A private fringe session took place before the Summit, where delegates from TfWM brought together representatives from local authorities to look specifically at mobility hubs and what local authorities can do to ensure they are implemented effectively.

Mobility hubs have the potential to be a key feature of urban regeneration not just in terms of delivering transport options that consumers need and desire but by also being community spaces, integrating cafés and other social spaces into the transport network to boost local economies and businesses.

National government, specifically representatives from Department for Transport, the Department for Environment, Food & Rural Affairs, and the Ministry of Defence also joined for the Summit, to highlight some of the Government priorities for the transport and environmental sectors. UMP was also delighted to welcome stakeholders from the NHS, to join up vital conversations between transport and health planning, and to examine how public sector workforces – such as NHS staff and patients – could use sustainable and multi-modal transport as part of their commute and to travel around whilst serving local communities.

Additionally, industry representatives from a wide range of mobility, technology and transport sectors joined for the day. After the panel sessions, there was an Enterprisesponsored drinks reception, where public and private sector representatives had the opportunity to network and lead conversations on several of the topics discussed. A significant achievement of the day was bringing together all the attendees, across the private and public space, to lead on important conversations on transport policy, and to create meaningful partnerships for future collaborative thinking.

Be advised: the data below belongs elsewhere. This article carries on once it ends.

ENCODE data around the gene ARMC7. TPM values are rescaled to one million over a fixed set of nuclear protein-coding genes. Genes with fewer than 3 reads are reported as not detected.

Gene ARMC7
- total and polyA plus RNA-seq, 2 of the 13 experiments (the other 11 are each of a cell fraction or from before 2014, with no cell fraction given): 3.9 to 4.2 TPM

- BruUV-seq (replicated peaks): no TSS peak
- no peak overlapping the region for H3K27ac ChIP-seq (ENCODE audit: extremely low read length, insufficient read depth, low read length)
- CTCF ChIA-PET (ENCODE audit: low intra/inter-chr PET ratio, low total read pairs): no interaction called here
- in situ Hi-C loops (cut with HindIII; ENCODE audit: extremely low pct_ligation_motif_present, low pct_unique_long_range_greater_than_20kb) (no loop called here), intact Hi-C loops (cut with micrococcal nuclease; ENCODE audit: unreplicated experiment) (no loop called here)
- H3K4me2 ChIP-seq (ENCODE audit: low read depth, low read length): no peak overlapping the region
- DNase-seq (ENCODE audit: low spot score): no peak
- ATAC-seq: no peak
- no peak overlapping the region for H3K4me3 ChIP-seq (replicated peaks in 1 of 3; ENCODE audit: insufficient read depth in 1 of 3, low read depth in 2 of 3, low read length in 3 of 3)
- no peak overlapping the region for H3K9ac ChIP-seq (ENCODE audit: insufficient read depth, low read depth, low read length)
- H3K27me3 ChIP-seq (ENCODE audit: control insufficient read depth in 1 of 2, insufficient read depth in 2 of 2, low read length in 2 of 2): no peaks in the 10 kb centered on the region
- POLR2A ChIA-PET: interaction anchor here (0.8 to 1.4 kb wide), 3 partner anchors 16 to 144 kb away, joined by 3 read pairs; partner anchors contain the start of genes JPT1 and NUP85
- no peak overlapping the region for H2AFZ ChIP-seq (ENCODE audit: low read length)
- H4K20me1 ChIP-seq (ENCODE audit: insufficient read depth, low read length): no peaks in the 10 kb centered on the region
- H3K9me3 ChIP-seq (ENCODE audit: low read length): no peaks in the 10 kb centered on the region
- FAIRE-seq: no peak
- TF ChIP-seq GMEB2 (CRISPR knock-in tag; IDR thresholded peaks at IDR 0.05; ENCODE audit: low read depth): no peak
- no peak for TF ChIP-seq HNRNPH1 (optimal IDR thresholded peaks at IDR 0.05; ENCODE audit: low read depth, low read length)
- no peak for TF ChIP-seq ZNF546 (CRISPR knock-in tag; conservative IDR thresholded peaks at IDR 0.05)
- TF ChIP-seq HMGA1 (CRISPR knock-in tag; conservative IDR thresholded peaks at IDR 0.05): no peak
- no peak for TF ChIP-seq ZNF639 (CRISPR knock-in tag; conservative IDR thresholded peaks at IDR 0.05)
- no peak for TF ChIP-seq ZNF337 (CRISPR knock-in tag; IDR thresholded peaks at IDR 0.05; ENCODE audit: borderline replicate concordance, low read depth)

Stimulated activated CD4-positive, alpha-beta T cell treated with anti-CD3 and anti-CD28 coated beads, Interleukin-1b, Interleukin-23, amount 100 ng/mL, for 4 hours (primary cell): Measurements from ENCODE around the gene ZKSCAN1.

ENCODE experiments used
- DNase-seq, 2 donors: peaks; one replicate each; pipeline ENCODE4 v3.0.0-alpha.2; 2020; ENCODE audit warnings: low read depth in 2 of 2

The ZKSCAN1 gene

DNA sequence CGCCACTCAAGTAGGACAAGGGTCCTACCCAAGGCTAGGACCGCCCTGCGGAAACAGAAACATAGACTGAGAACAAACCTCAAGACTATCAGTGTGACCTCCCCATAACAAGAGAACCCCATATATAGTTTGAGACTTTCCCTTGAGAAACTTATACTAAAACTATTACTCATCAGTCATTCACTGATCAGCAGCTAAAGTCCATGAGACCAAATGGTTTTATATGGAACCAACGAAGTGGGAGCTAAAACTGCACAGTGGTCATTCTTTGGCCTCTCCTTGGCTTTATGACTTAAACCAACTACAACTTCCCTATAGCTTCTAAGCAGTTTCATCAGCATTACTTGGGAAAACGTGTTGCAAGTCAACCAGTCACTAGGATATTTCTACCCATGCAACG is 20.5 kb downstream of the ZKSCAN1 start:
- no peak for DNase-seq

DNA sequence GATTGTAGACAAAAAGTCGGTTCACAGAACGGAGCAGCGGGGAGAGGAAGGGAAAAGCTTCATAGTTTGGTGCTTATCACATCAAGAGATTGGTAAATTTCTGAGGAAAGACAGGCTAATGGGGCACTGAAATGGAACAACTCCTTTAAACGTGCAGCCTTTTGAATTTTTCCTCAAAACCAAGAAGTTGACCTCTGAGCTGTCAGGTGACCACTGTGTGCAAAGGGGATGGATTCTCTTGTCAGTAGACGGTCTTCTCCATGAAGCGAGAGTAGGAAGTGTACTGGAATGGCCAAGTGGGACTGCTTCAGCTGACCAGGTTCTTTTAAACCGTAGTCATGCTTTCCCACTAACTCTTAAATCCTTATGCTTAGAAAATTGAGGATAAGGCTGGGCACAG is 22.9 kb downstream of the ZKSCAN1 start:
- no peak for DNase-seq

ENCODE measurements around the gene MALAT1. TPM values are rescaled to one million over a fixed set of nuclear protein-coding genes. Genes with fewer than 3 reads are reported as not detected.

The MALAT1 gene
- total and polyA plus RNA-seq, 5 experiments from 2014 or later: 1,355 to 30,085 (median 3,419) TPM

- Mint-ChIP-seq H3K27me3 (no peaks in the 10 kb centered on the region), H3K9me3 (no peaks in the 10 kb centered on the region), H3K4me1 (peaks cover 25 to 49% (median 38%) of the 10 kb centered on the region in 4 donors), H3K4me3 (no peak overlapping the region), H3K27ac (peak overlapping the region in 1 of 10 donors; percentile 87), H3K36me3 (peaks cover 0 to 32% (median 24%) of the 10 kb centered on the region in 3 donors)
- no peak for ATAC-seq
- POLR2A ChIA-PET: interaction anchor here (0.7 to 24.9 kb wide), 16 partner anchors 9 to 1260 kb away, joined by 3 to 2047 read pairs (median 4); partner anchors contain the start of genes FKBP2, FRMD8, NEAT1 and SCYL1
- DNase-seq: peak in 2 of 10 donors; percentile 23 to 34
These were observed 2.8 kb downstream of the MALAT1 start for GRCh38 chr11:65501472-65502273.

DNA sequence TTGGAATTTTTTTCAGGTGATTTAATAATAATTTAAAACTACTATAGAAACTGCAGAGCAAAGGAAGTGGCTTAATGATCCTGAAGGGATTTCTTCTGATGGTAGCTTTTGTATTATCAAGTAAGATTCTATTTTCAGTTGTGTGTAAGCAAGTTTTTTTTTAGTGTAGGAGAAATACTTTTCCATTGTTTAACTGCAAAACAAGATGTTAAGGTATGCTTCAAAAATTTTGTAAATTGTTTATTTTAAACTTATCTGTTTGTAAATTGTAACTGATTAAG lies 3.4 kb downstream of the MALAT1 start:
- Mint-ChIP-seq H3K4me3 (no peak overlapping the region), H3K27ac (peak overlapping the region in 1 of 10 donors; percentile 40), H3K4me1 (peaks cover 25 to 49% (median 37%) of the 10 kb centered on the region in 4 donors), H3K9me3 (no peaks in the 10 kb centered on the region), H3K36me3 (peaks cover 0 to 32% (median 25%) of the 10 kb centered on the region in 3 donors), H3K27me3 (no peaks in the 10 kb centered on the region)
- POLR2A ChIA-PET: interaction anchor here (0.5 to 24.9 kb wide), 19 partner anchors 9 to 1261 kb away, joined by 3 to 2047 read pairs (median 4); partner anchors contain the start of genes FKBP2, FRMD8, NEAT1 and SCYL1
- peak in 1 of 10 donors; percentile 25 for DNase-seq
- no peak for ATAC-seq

The Urban Mobility Partnership was founded in 2017, by founding members Enterprise and Stagecoach. Since then, the Partnership has grown year-on-year, with current members, Foot Anstey, Dott, Brompton, Trainline and Conduent, representing the breadth of sustainable, innovative and multi-modal transport. For too long, thinking and policy making in the transport space has been separate, with little collaborative approach. However, when UMP was founded, the partnership had the key mission to bring

together all the stakeholders from across the sector for thinking and policy development. The UMP Summit 2023 represented a successful culmination of the past six years’ work and featured a different kind of transport conference that delivered on the collaborative approach and addressed the need to avoid siloed thinking and competing interests. It showcased joined up thinking across the transport and mobility space, and collaborative approaches to many of the key challenges facing the future of transport today.